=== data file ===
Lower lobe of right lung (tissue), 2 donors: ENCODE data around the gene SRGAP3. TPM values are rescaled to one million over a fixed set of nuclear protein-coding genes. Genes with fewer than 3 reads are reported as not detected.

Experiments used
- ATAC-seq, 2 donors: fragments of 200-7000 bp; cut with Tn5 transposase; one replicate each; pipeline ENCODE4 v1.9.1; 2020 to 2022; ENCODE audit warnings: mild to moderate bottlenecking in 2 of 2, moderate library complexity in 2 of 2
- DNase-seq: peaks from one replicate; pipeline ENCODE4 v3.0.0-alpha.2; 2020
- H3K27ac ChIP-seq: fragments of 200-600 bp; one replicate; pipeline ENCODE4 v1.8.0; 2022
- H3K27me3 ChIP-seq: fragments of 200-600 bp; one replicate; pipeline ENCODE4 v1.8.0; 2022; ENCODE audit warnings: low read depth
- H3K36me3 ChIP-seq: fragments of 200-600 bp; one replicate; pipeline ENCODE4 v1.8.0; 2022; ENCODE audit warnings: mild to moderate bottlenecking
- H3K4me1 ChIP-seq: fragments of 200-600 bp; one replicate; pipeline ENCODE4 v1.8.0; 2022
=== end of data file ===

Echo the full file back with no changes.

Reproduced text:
Lower lobe of right lung (tissue), 2 donors: ENCODE data around the gene SRGAP3. TPM values are rescaled to one million over a fixed set of nuclear protein-coding genes. Genes with fewer than 3 reads are reported as not detected.

Experiments used
- ATAC-seq, 2 donors: fragments of 200-7000 bp; cut with Tn5 transposase; one replicate each; pipeline ENCODE4 v1.9.1; 2020 to 2022; ENCODE audit warnings: mild to moderate bottlenecking in 2 of 2, moderate library complexity in 2 of 2
- DNase-seq: peaks from one replicate; pipeline ENCODE4 v3.0.0-alpha.2; 2020
- H3K27ac ChIP-seq: fragments of 200-600 bp; one replicate; pipeline ENCODE4 v1.8.0; 2022
- H3K27me3 ChIP-seq: fragments of 200-600 bp; one replicate; pipeline ENCODE4 v1.8.0; 2022; ENCODE audit warnings: low read depth
- H3K36me3 ChIP-seq: fragments of 200-600 bp; one replicate; pipeline ENCODE4 v1.8.0; 2022; ENCODE audit warnings: mild to moderate bottlenecking
- H3K4me1 ChIP-seq: fragments of 200-600 bp; one replicate; pipeline ENCODE4 v1.8.0; 2022